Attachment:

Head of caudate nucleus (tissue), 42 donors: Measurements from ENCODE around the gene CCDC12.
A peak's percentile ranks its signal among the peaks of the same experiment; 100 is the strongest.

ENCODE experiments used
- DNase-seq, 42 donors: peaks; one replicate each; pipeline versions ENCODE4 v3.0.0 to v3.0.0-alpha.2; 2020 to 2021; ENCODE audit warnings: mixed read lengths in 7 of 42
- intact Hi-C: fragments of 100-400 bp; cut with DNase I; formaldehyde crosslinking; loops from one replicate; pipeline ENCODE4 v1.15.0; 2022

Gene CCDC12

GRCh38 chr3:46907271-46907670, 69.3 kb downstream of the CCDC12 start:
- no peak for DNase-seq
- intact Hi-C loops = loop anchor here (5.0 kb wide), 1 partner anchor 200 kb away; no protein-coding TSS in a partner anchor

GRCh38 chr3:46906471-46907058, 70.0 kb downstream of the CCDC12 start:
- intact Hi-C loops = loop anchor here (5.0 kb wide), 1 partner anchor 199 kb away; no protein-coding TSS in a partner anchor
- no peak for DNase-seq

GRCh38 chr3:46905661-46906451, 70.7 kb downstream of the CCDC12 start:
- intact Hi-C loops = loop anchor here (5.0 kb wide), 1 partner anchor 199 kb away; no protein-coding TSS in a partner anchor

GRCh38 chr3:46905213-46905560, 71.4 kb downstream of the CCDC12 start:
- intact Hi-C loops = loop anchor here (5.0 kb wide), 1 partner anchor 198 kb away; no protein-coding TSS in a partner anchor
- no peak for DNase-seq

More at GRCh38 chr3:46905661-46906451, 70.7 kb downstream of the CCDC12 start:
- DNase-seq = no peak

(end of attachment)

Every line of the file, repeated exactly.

Head of caudate nucleus (tissue), 42 donors: Measurements from ENCODE around the gene CCDC12.
A peak's percentile ranks its signal among the peaks of the same experiment; 100 is the strongest.

ENCODE experiments used
- DNase-seq, 42 donors: peaks; one replicate each; pipeline versions ENCODE4 v3.0.0 to v3.0.0-alpha.2; 2020 to 2021; ENCODE audit warnings: mixed read lengths in 7 of 42
- intact Hi-C: fragments of 100-400 bp; cut with DNase I; formaldehyde crosslinking; loops from one replicate; pipeline ENCODE4 v1.15.0; 2022

Gene CCDC12

GRCh38 chr3:46907271-46907670, 69.3 kb downstream of the CCDC12 start:
- no peak for DNase-seq
- intact Hi-C loops = loop anchor here (5.0 kb wide), 1 partner anchor 200 kb away; no protein-coding TSS in a partner anchor

GRCh38 chr3:46906471-46907058, 70.0 kb downstream of the CCDC12 start:
- intact Hi-C loops = loop anchor here (5.0 kb wide), 1 partner anchor 199 kb away; no protein-coding TSS in a partner anchor
- no peak for DNase-seq

GRCh38 chr3:46905661-46906451, 70.7 kb downstream of the CCDC12 start:
- intact Hi-C loops = loop anchor here (5.0 kb wide), 1 partner anchor 199 kb away; no protein-coding TSS in a partner anchor

GRCh38 chr3:46905213-46905560, 71.4 kb downstream of the CCDC12 start:
- intact Hi-C loops = loop anchor here (5.0 kb wide), 1 partner anchor 198 kb away; no protein-coding TSS in a partner anchor
- no peak for DNase-seq

More at GRCh38 chr3:46905661-46906451, 70.7 kb downstream of the CCDC12 start:
- DNase-seq = no peak